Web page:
18. Roostam said:

    I highly encourage the good doctor and all the commentators to look up a bit about history, and get off their ivory towers of ignorance and hatred. First of all, Kurds and Armenians are of different heritage and ancestry (just look up wikipedia). Second of all, the Armenian genocide was carried out by the Ottoman Empire, which paid people across the empire (at the threat of killing them) to conduct the genocide (think about the choices they had, whether they were Kurds, Arabs, Turks, Martians, or other Christians?) Third of all, this article is at best poorly-written, highly emotional and unorganized. While the conclusion comes closer to reality, the beginning is nothing but a rant. What use is it? What is the goal?
    Or was our good doctor paid by the Turkish lobby to turn the attention away from Turks into Kurds when it comes to the Genocide issue?
    Let’s all grow up and have realistic pride and goals that we can work towards. Keeping on hating Kurds because of ignorance and misinformation will only breed more hatred. If that’s what you want, then well done.

  19. Haro Mherian, Ph.D. Mathematics, UCLA said:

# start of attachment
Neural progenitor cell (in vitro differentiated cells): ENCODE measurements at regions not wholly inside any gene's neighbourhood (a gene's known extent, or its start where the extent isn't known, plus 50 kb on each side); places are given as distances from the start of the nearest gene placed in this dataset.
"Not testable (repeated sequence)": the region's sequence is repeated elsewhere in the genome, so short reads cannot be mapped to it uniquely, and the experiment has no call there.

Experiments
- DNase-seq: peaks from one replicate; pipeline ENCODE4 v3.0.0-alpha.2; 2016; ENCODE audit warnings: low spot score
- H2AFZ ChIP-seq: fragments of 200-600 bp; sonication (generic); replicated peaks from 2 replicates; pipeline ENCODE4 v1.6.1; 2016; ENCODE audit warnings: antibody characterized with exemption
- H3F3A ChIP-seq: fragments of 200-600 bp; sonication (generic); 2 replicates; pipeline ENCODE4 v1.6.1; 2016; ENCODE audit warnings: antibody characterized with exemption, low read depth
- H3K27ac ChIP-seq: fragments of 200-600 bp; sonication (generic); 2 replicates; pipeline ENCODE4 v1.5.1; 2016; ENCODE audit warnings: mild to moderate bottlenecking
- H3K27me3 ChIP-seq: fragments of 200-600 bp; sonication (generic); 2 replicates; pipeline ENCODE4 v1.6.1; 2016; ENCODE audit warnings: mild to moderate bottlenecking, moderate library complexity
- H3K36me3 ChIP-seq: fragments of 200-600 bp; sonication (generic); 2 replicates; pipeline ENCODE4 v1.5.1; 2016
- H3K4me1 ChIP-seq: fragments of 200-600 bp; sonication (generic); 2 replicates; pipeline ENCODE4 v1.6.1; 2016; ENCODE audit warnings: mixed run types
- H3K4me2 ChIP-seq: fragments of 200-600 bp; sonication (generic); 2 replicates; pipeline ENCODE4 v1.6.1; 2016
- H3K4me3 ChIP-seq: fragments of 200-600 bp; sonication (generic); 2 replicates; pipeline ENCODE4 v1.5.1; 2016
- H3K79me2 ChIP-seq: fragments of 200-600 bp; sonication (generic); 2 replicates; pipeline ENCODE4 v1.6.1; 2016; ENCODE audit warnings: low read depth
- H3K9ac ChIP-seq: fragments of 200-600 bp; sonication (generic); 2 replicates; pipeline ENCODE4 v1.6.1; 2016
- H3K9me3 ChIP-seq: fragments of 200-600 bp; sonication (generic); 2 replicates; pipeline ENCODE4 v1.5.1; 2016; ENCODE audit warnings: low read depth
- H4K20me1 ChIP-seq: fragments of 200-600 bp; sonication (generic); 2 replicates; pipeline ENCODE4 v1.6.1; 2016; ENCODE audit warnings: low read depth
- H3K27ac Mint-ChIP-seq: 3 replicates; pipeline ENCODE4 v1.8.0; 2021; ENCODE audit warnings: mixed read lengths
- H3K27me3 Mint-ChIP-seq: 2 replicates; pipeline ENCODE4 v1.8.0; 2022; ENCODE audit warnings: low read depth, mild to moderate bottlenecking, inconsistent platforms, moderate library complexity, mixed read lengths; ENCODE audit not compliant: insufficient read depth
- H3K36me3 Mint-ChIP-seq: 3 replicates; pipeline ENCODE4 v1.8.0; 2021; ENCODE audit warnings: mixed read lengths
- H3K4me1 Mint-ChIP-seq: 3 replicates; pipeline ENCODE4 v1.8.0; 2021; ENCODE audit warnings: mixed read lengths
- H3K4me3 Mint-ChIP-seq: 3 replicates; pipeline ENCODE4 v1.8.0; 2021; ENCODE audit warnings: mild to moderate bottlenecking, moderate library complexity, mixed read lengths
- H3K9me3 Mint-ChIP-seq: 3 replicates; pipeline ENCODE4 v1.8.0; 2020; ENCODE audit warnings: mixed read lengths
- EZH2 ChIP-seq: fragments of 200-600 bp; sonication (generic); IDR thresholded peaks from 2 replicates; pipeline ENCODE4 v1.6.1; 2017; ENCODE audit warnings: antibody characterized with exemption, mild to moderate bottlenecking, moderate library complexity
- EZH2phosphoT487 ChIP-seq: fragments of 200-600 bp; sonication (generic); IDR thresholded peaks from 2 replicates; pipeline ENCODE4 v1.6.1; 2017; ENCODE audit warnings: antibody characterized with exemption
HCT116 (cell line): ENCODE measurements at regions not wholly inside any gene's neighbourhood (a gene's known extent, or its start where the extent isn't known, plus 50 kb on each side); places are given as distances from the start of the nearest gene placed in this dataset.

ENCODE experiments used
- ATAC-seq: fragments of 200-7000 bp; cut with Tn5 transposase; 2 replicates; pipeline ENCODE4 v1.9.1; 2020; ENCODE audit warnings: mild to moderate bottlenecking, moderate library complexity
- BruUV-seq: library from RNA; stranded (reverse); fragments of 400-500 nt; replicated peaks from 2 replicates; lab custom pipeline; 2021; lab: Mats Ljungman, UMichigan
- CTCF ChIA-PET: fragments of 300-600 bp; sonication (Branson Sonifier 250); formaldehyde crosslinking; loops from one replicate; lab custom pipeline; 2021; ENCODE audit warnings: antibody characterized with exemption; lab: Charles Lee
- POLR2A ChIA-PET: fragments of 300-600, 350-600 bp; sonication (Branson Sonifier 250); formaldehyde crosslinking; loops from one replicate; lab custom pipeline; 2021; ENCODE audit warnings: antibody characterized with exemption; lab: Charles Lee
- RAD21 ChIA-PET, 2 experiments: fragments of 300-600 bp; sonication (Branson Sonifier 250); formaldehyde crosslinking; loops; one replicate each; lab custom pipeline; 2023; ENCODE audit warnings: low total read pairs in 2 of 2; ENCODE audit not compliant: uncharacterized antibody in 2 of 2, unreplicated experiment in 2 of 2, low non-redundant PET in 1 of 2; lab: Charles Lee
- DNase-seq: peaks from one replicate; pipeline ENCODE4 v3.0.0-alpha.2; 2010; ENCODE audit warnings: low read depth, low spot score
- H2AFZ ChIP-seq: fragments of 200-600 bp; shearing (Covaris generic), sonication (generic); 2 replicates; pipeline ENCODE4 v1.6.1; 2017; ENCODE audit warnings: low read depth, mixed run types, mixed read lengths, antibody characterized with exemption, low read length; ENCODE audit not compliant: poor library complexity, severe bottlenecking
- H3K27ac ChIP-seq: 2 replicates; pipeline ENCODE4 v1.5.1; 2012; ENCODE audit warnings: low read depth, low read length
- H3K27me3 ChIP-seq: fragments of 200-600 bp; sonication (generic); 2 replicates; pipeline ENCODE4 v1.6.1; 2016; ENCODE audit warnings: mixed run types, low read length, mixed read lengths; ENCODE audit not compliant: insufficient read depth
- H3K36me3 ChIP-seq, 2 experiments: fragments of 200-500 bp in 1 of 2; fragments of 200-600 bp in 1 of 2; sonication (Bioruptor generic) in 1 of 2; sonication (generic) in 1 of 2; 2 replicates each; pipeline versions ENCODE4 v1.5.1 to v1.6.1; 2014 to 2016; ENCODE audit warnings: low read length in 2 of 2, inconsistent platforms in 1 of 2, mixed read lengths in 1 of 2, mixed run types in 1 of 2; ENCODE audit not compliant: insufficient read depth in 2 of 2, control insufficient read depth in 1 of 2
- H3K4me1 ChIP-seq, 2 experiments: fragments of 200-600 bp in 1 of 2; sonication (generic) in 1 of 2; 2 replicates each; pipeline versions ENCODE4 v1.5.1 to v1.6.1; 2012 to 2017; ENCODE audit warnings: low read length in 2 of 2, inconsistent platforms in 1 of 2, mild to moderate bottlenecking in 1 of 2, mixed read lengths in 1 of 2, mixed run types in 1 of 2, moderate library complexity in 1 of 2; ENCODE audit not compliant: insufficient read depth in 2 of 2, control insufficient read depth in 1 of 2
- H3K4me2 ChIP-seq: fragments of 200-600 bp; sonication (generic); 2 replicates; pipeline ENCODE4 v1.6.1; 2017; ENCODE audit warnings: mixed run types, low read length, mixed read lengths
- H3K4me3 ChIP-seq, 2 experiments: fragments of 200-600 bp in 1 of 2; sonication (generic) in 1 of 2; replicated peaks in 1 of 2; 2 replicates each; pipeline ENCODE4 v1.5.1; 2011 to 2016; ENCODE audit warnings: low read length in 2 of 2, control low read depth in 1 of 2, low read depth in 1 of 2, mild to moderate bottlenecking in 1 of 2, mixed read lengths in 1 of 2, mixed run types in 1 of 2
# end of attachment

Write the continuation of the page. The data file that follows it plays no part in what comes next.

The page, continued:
OK, guys, listen to what I am saying. I know kurdish (Yesidi Kurdish), my grandfather was saved by Kurdish shepherds from the Genocide. He lived among Kurds in Zakho and was raised Armenian and Christian (i.e. they did not assimilate him). These Kurds however are different from the other Kurds that participated with the Turks during the Genocide (and before that). Besides the Suni/Shiit religion differences, Kurds have different tribal group issues. Often one tribe would hate the other and can easily result into a fight between them, and yes they have killed each other. The Barazani Kurds were formed from the mountainous Kurds, who never invaded Van (they were mostly nomad shepherds and not “talanji”). These are the good Kurds (from our perspective). Their lands extend till the current northern borders of Iraq (e.g. Zakho, Mousol, Erbil, Karkuk, etc.), so there is no claim about Van or Ararat regions. The Kurds that participated in the Genocide along with Turks, are mostly the current Kurds inside the de facto Turkey borders (with some exceptions in Diarbekir, where there were more tribal divisions). These Turkey Kurds only realized their atrocities and mistakes after the 1915 Genocide. I for one, cannot depend on these kind of Kurds, they can easily change faction and face. So, making a commitment of trust with Kurds of Turkey is probably a strategic mistake. But on the other hand, blaming the Iraqi Kurds for the atrocities of the Genocide is a barbarous act. In fact, they were the ones that saved a lot of infants and raised them as Armenians (yes, I mean Armenian) in Zakho and other places in Iraq.